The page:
Vague manifestations Liver is enlarged by 3-5 cm and has a firm feel with sharp leafy border. Abdominal distension Anorexia or voracious appetite Lassitude Irritability Slight fever Constipation or diarrhea with clay colored, sticky, formed stools Growth failure

First stage

Second stage
Characterized by further exaggeration of the manifestations of the first stage. Liver size increases and is more firm Definite jaundice is evident Domination of manifestations of portal hypertension

Splenomegaly Ascites Hematemesis Anemia Prominent superficial abdominal veins Thrombocytopenia Intravascular hemolysis


Apathetic Emaciated Having deep jaundice Protuberant abdomen Prominent superficial veins Ascites Liver may be grossly enlarged or shrunk Splenomegaly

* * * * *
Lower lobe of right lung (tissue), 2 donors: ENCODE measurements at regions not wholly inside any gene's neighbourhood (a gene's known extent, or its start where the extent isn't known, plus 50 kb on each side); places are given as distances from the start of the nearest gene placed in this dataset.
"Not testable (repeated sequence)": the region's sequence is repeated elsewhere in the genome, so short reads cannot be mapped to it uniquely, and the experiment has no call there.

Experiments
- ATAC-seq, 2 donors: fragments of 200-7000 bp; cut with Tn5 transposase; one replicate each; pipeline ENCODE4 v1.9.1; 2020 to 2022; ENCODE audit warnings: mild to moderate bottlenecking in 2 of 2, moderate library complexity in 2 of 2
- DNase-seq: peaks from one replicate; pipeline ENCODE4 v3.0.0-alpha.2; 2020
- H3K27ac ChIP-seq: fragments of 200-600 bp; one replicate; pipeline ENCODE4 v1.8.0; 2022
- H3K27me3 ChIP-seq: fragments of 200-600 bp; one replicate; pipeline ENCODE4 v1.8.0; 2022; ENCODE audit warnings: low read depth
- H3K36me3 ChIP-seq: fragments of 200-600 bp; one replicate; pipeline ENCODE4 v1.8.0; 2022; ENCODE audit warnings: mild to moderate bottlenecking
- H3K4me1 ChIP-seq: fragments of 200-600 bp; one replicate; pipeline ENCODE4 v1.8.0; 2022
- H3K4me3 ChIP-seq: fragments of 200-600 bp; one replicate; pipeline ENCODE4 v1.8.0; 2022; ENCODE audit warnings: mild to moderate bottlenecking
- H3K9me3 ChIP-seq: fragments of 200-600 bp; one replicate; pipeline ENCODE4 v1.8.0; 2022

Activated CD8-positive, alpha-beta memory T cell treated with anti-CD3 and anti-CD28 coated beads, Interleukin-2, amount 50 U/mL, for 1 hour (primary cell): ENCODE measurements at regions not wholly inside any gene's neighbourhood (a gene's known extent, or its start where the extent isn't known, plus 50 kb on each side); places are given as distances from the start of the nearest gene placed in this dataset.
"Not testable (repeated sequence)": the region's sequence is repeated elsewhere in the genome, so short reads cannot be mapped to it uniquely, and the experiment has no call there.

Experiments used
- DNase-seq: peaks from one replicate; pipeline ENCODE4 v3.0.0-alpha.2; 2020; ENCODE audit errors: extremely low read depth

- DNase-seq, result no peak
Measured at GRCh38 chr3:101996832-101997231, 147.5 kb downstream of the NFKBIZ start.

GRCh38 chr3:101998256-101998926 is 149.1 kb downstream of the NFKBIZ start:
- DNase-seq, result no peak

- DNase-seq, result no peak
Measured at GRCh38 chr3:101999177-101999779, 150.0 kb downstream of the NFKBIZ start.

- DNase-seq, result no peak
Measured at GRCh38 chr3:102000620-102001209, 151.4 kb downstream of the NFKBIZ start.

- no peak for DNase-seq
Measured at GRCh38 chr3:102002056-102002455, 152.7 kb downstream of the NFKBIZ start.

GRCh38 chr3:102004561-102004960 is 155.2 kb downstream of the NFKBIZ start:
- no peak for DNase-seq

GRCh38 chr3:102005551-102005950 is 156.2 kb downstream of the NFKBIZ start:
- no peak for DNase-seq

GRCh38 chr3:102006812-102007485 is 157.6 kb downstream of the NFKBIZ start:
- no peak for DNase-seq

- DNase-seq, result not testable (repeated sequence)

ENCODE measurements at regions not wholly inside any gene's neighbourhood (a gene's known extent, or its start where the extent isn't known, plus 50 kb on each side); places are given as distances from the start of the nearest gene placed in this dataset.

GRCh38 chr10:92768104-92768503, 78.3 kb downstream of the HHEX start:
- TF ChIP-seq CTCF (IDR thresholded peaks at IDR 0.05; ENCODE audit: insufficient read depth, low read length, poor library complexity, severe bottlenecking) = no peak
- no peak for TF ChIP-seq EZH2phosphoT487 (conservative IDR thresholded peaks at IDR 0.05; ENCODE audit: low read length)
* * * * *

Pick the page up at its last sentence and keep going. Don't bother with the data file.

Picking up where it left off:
Third stage


Hepatocellular failure Restlessness and confusion Hepatic coma Flapping tremors Dies at this stage either from hepatic failure per se or intercurrent infections.


Duration of illness :varies between 6 months to 3 years Significant retardation of growth due to alteration in the ratio of collagen synthesis in skeletal tissue as indicated by low hydroxyproline index


Sudden onset Jaundice Clay-colored stools Hepatomegaly Rapid downhill course, the child may finally dying in hepatic coma: called fulminant or malignant hepatitis


Liver biopsy (CI:ICC with prolonged PT) Cupriuresis test:

In initial stage, Adequate diet Treat intercurrent infections / infestations Corticosteroids, gammaglobulins, d-pencillamine (20-40 mg/kg/day for 12 to 18 months)or levamisole

In terminal stage Reduced protein intake Neomycin 20% IV glucose drip Oxygen Exchange transfusion Sengstaken tube

Encourage the use of aluminium and steel Promotion of breast feeding Demineralize water if copper content of drinking water over 0.1mg/L Avoid/minimize consumption of foods rich in copper content(liver, nuts, chocolates)